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Gabriel Stolzenberg



   1.  DOUBLE TALK.  An unpublished letter to the New York
       Review of Books about Steven Weinberg's "Sokal's hoax."

       STS posting about creative readings of a thirty year
       old innocuous and deeply insignificant, off the cuff
       remark by Jacques Derrida.

   3.  GIVE US THE MAN & OTHER COMMENTS.  Comments to Steven
       Weinberg about his replies to criticism of "Sokal's
       hoax" by George Levine and M. Norton Wise.  This is
       primarily about Weinberg's role in the invention of
       Derrida the physics faker.

                         0. Introduction.

                        A Cautionary Tale

   In the early 50's at Yale, Arthur Herschman, a physics graduate
student rooming with Harold Bloom--the same Harold Bloom who later
argued brilliantly for the importance of creative misreading, took
his German exam.  Relying more on courage than knowledge, Herschman
soon satisfied himself that the text to be translated into English
was about how a submarine works.  After this, everything fell into
place--no matter that it happened to be about a Wilson cloud chamber.

   Caution.  This happens within a language too, and when it does,
it often is less amusing.  People have strong feelings about being
understood correctly.

              The "Only One Reading" Theory of Reading

   The pieces I present here are about bad reading--by Alan Sokal,
Steven Weinberg and others--of social constructivists and Jacques
Derrida, one of the world's great readers.  (Yes, there are great
readers, just as there are great physicists.)

   Unlike Arthur Herschman's delightful transformation of a cloud
chamber into a submarine, these bad readings make the authors look
ridiculous and are accompanied by expressions of scorn.  In short,
these are bad readings with an attitude--one that says,

   "If it strikes me as nonsense, then it is and that's the end
    of it.  If it strikes me as being confused, contradictory or
    illogical, then it is.  Furthermore, this has nothing--much
    less everything--to do with how I am reading it."

   Notice the denial of an appearance/reality distinction.  Here,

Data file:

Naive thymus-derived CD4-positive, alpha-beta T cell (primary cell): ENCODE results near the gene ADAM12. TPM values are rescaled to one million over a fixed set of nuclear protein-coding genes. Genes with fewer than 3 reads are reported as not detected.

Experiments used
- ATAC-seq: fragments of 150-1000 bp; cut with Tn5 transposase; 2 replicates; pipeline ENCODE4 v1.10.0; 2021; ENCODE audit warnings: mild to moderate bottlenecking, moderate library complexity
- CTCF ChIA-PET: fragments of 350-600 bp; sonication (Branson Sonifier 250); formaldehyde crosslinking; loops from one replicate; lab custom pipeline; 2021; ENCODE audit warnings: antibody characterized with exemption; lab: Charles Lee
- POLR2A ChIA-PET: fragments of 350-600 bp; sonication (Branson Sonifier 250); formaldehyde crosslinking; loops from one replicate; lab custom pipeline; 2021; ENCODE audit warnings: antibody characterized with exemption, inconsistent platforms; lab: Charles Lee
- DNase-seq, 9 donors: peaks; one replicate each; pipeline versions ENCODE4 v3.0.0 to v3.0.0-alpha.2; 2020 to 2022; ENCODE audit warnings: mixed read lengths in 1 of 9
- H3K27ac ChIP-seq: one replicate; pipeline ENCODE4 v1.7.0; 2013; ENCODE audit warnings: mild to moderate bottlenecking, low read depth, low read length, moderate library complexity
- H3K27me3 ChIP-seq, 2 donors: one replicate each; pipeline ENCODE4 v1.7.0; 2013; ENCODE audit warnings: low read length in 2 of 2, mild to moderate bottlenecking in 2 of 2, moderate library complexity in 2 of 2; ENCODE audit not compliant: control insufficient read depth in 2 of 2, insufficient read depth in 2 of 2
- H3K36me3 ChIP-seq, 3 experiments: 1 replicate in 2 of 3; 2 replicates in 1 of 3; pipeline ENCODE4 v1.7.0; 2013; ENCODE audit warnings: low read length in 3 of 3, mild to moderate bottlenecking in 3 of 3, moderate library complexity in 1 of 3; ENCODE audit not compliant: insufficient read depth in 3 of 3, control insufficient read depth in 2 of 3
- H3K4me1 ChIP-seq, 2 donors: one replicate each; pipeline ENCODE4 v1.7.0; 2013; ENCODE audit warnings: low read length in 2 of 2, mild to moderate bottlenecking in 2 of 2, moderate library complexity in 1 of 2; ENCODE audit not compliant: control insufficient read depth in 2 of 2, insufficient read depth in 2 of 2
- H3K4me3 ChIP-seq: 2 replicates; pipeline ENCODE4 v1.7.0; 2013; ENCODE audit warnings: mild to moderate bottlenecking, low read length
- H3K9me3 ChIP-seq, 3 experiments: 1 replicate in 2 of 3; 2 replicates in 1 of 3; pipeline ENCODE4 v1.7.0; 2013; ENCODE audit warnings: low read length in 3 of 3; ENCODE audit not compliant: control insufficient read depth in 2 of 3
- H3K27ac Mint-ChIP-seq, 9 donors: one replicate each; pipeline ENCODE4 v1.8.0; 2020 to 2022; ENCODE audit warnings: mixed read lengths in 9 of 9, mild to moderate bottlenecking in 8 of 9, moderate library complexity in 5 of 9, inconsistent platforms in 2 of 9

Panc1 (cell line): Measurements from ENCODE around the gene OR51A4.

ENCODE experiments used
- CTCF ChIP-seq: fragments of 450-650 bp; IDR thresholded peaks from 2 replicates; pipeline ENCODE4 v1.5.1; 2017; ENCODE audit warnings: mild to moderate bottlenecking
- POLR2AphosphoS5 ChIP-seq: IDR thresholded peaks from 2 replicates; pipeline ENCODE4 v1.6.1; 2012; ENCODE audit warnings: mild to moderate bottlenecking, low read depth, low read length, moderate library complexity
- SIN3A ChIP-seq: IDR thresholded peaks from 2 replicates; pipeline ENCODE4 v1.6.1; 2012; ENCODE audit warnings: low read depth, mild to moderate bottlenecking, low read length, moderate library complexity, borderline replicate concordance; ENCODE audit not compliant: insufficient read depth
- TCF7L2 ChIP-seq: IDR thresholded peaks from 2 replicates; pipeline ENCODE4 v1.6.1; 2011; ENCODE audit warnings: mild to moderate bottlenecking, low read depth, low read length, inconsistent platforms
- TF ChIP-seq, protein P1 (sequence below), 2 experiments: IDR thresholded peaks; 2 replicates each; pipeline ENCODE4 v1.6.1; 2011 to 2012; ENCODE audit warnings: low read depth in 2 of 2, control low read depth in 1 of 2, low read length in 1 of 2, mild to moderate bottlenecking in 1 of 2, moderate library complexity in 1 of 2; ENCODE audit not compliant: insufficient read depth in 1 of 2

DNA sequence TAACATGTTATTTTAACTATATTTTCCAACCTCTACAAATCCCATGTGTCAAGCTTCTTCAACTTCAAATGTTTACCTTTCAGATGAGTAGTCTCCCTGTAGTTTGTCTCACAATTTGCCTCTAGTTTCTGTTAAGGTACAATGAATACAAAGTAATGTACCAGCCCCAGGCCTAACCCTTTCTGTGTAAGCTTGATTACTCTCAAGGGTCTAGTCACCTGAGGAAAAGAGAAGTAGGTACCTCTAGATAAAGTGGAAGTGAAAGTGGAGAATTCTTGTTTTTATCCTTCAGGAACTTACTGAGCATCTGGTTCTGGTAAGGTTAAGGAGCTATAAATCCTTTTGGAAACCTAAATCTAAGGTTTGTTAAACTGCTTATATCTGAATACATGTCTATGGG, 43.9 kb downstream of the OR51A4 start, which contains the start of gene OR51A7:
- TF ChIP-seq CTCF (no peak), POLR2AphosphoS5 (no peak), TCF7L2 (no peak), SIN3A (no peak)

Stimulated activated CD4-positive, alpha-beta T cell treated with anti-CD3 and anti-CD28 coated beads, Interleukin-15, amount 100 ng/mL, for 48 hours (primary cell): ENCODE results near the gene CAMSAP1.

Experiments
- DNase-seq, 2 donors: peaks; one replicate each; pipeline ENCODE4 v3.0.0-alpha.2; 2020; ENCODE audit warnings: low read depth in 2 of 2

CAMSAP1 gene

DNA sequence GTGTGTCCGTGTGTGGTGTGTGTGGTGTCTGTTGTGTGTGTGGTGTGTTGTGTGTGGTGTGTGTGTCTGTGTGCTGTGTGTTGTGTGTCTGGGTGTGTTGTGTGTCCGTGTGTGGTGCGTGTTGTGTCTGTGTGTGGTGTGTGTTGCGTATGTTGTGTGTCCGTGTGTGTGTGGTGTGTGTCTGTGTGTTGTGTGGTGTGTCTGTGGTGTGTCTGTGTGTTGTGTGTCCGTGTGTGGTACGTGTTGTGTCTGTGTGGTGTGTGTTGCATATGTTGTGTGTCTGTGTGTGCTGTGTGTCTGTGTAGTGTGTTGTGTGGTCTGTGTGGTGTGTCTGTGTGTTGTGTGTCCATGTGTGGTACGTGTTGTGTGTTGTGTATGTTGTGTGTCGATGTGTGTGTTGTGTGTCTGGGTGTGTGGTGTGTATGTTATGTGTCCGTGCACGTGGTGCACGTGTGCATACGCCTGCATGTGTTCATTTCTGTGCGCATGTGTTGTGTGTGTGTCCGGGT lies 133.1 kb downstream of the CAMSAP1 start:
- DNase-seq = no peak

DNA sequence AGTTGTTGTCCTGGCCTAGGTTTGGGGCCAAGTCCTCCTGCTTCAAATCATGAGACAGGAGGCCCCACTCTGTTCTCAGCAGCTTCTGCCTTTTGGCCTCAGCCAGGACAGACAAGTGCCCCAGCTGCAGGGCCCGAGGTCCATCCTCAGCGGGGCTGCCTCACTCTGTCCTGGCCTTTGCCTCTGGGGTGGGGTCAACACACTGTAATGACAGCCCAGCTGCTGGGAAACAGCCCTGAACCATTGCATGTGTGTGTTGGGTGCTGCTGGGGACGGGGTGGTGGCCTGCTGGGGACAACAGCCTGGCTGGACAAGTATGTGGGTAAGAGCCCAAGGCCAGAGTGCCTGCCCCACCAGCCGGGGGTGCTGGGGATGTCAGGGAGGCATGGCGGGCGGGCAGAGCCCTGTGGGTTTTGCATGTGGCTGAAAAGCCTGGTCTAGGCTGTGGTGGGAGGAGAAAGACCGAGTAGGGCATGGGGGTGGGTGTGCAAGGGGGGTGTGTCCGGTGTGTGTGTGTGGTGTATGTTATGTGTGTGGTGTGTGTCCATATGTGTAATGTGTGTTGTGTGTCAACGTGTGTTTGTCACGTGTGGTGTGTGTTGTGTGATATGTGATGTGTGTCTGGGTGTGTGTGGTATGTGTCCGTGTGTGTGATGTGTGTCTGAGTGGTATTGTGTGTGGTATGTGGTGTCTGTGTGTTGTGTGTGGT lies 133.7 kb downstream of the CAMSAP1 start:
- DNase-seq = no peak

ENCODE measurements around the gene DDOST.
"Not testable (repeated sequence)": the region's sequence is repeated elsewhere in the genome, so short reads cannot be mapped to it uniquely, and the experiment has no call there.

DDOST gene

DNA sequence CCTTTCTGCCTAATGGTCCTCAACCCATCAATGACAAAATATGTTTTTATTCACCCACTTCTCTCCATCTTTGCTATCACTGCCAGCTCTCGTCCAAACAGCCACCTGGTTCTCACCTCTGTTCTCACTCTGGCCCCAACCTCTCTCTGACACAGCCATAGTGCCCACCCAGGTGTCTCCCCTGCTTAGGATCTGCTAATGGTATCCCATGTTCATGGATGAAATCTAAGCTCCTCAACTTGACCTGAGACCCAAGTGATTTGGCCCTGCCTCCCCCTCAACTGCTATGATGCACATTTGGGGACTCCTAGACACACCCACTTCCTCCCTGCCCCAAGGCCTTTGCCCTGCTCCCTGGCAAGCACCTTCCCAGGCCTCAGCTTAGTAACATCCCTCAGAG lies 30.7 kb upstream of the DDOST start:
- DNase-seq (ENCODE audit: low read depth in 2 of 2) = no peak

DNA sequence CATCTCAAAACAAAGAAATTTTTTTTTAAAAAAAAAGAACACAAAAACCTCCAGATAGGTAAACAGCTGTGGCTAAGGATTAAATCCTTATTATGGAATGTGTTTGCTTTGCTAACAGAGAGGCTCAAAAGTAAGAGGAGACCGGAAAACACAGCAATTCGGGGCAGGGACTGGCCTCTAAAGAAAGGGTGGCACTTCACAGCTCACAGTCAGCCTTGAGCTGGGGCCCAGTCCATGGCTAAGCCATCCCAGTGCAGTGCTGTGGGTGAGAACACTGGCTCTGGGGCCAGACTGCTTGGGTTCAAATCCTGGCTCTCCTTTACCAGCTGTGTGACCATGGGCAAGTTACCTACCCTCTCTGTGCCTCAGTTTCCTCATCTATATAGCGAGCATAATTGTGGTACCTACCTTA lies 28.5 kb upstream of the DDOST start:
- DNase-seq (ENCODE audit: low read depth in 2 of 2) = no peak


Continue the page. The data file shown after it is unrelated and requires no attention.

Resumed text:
being obvious--that most subjective of grounds for accepting that
something is the case--trumps all other considerations.  In other
words, everything that seems obvious is true.  Can anyone imagine
science, or mathematics, being conducted this way?

   A way to make sense of this practice is to see it as one among
many that follow from what I shall call here the "Only One Reading"
theory of reading.  According to this theory, yes, the meaning and
intentions of the author are paramount.  But if we find the meaning
plain (it's about how a submarine works), there is neither need nor
reason to consult the author--not even if we find the text confused,
illogical or nonsensical.  Why?  Because there is only one reading,
only one meaning.  And we are in possession of one.  So it must be

   Does the author disagree with the reading?  Of course, she does.
She's so confused that she thinks a submarine is a cloud chamber.  Or
if she does understand, then she is unwilling to admit that she has
been caught in a contradiction.  But couldn't she possibly be right
and we wrong?  Are you kidding?  Look, she says right here in black
and white, blah blah blah.

   Some readers agree with the author.  Them?  They're just as bad as
she is!  Those people have no respect for the truth.  Anyway, they're
so blinded by their ideology that they can't see what is staring them
in the face.  Etc., etc., etc..

   Now, any of these things could be true.  However, they are not true
in any interesting sense merely by virtue of being asserted.

   (For an example of another bad-reading practice that can be made
sense of in this way, see Paul Boghossian's mistreatment of a
remark that the archeologist, Roger Anyon, made to a reporter for the
New York Times.  This is in Boghossian's, "What the Sokal hoax ought
to teach us," TLS, December 13, 1996.)

                          Program Notes

   "Double Talk" is self-contained.  Its modest aim is to explain,